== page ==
Most writers are also avid readers. That’s usually how we got here. So when you ask us what authors we admire, who has influenced us, it can be a pretty long list. As in a “please stop talking now, I just wanted a few names” kind of a list.
In my case, I think I made it pretty clear that when I was a child and a teen, L. M. Montgomery’s books occupied a great deal of my reading time and imagination. And for some reason, when I’m asked about influences, I often think first about the books of my childhood. Now that I’m older I don’t reread books nearly as often…There are so many wonderful books I want to read that every time I reread an old favorite, I’m more aware that I’ve sacrificed reading something new in order to do that. The books of my youth, which I reread so many times, are part of me, part of my permanent memory in a way that books I read now as an adult will never be. Partly because I was reading them during my formative years, I know those old stories so well that they have almost become my own stories.
One of my favorites was Cynthia Voigt’s The Homecoming. The heroine of this series is Dicey Tillerman, a girl of twelve who has to find a way to shepherd her three younger siblings to an unknown aunt’s house when their mother abandons them at a shopping mall. It’s an incredible tale of adventure, of children surviving without the help of any adults, but I think the main reason it has stayed with me was how natural all the characters were, how real they seemed. After the little family finds a home with their grandmother, the story continues with the equally compelling Dicey’s Song, and then two books in which secondary characters get their own story. I still recommend these to parents looking for books that deal with real problems faced by young people, and I still study them because their characters are so well crafted, the writing so clean and vivid.
I’ve never been much for fantasy, but Susan Cooper’s The Dark is Rising series was another set of books that I returned to many times over while I was growing up. Particularly the title work, which I think I just loved because it takes place during the twelve days of Christmas. But everything about that series appealed to me—again, it was all about children coming into their own and into unexpected power, but I was also drawn to the atmosphere Cooper created with her intelligent use of detail.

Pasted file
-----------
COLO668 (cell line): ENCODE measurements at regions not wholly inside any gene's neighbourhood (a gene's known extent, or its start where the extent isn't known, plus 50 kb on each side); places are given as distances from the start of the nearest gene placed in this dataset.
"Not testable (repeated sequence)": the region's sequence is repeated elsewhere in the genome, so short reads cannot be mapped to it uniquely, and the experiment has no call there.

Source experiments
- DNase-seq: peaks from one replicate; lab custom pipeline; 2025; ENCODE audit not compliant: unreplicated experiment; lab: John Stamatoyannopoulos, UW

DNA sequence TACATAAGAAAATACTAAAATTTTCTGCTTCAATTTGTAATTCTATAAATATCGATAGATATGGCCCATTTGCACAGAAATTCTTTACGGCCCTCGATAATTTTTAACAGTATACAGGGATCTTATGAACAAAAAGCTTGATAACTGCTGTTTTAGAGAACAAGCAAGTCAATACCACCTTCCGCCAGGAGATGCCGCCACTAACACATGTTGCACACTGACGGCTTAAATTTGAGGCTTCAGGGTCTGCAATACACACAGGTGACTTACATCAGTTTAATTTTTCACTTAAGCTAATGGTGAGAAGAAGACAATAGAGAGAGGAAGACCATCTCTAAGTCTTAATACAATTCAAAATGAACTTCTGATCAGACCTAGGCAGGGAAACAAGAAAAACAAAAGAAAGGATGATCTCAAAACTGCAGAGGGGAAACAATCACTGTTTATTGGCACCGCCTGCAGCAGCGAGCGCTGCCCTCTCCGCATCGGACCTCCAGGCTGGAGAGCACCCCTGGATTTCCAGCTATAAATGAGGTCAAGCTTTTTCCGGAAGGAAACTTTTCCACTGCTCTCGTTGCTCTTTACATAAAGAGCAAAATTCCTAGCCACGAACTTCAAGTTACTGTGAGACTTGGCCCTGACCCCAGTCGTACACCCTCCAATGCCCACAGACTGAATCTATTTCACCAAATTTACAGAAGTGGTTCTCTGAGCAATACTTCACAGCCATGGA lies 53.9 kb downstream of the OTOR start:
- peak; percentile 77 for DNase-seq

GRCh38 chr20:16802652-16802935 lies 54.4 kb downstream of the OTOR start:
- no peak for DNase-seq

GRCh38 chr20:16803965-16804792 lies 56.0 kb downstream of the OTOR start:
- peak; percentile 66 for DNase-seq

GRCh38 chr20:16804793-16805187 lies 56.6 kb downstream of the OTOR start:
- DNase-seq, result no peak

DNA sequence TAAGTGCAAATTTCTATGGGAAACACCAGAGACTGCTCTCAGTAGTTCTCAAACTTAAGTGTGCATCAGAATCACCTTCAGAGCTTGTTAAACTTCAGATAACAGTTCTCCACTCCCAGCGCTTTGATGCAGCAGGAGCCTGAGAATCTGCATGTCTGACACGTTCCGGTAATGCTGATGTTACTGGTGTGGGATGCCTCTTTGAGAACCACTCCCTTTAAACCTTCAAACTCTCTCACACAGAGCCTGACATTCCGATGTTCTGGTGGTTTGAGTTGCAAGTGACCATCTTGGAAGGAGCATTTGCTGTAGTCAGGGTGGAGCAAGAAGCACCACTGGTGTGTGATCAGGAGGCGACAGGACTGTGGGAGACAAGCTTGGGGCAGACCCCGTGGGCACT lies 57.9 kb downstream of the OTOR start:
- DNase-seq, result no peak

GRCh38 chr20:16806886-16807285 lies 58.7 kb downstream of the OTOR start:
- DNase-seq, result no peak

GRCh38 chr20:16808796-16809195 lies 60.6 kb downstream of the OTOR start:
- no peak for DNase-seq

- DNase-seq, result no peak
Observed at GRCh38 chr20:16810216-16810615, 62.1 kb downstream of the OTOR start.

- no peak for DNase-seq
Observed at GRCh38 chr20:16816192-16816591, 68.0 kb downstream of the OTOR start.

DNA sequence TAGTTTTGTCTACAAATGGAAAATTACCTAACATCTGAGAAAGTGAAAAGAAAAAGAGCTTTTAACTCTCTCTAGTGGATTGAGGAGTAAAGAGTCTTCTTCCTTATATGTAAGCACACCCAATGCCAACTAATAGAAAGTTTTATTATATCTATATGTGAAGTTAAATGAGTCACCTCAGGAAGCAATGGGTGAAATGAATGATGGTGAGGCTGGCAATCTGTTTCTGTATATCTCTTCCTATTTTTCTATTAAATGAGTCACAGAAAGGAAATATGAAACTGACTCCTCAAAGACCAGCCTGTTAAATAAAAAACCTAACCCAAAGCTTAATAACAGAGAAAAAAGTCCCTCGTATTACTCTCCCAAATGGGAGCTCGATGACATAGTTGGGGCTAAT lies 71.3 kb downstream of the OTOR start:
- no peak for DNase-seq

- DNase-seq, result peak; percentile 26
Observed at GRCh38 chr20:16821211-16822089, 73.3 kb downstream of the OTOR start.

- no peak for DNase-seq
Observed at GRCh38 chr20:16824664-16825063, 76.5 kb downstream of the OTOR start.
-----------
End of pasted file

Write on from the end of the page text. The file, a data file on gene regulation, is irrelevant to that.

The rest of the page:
I think my imagination was very much shaped by my love of these books. The magic of the natural world intrigues me, and you can definitely find that in The Dream Peddler. The landscape I describe always acts as more than just a backdrop—it echoes the joys and heartbreaks of the people living in it, becomes a character in its own right. More than anything, I think this is what I paid attention to when I was a child. I’m as interested in trees as I am in people. I was drawn to books in which the landscape plays a heavy role, mirroring characters, challenging them, and cradling them, too.
As for authors I turn to now, the list is endless, but I’ll pick a few highlights. Daphne du Maurier, the queen of atmosphere, and Rebecca in particular. Margaret Laurence, Margaret Atwood—I was introduced to them through the Canadian canon taught at my school, and love both, particularly for the incisive ways they examine what it means to be a woman in this world. Rene Denfeld, author of The Enchanted and The Child Finder, because the beauty of her words and ideas is so remarkable, and it somehow makes bearable her unearthing of our darkest realities.
I love Donna Tartt, David Wroblewski, Toni Morrison, E. M. Forster, Alexander Chee. Elizabeth Strout, Anthony Doerr, Jane Austen, Jumpa Lahiri, Richard Wright, Ian McEwen. I won’t try to tell you why—just go read them and find out for yourself.
Latest posts by Martine Fournier Watson (see all)
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- They Could Have Named Her Anything - Friday, August 2, 2019
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